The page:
Cinema is a medium grounded in technology. If we look at the history of cinema, changes in technology have always influenced its aesthetics and how they are made. Satyajit Ray was a very practical, hands-on man, to whom technology was merely a tool to tell his stories. He was firm in his beliefs and values. But he was always flexible regarding the mode of work or use of equipment.
As is quite well-known, he was adept at innovation and improvisation. Right from the early days, when he was shooting his first film, the team he had got together was made up of people with no previous hands-on experience in cinema, except for his editor. In fact, Subrata Mitra, who later became one of the leading cinematographers internationally, had never handled a movie camera before, even though he was an accomplished still photographer. There is an anecdote that he had asked Ray how he could entrust him with a responsibility in which he had no experience. Ray had replied that since Mitra knew the basics of photography, he could acquire the skills of capturing moving images along the way. All of them learnt skills while working.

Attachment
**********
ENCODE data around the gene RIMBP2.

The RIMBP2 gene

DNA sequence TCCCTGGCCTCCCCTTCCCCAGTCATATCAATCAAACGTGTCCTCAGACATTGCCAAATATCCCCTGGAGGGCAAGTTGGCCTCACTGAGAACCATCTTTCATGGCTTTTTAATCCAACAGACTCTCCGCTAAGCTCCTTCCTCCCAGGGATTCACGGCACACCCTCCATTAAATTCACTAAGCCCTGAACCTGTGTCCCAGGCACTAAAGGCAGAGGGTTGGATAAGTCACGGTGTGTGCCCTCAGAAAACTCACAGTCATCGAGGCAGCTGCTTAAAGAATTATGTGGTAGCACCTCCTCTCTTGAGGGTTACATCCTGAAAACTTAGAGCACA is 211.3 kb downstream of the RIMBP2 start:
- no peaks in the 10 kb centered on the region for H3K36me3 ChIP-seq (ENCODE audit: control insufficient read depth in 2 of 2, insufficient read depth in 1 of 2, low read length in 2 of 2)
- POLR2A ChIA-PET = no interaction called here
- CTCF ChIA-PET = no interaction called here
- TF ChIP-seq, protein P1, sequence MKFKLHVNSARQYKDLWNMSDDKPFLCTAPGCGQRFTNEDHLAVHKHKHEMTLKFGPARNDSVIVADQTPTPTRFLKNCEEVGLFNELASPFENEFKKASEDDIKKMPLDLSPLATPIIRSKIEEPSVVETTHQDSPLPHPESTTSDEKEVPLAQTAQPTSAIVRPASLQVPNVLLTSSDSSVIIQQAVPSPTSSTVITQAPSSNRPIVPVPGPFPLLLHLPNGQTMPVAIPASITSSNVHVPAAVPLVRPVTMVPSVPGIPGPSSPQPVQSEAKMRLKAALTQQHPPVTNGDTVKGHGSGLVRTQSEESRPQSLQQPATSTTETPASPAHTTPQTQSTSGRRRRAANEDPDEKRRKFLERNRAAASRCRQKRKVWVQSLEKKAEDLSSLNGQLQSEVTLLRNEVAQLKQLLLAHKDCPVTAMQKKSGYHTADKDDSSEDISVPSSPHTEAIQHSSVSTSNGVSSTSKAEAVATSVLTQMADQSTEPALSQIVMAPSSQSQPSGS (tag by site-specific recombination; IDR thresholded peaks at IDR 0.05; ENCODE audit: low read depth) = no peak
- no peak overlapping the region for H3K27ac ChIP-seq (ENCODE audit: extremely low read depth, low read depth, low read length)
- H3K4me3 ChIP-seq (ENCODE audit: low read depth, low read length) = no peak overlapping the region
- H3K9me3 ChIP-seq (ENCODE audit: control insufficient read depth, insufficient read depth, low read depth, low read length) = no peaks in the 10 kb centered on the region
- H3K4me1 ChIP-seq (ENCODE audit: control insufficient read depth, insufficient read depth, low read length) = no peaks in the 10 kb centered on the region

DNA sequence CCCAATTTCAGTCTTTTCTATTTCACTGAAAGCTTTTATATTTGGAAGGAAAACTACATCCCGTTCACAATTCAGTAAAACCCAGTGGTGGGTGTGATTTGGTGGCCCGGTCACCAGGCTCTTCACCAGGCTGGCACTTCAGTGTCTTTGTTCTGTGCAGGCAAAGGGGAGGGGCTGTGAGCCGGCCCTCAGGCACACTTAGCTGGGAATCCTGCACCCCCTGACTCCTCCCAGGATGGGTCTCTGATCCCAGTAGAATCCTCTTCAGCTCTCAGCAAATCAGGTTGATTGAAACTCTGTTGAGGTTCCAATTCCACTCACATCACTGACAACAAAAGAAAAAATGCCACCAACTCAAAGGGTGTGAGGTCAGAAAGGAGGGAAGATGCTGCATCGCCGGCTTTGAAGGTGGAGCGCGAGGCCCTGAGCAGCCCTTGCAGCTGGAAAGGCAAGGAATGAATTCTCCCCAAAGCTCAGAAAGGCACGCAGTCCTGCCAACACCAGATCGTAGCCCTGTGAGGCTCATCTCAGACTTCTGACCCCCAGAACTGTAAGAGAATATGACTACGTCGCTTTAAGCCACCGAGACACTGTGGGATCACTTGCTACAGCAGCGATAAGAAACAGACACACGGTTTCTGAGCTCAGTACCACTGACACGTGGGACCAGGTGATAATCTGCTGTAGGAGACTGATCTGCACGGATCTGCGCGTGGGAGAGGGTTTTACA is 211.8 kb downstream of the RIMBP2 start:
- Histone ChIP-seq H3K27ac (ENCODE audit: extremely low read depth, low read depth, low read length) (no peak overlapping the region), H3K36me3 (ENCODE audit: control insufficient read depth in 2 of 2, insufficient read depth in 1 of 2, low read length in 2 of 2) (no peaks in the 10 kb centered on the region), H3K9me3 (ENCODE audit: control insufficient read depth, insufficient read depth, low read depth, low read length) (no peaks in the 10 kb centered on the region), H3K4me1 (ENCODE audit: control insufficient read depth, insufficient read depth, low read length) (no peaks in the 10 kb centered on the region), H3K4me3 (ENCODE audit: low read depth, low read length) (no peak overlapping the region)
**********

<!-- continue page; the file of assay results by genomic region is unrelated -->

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When, for various reasons, he decided he wanted more control over film-making resources, not only in direction, but also in editing, composing and recording music, mixing the soundtrack etc, he took the trouble to learn the technology. He was never overawed by it. To him, it was just a means of achieving the end he had set for himself.
I have seen during the re-recording of Pratidwandi and other films that he used to be in the sound studio and, despite there being renowned sound technicians like Mangesh Desai in charge, Ray would handle one...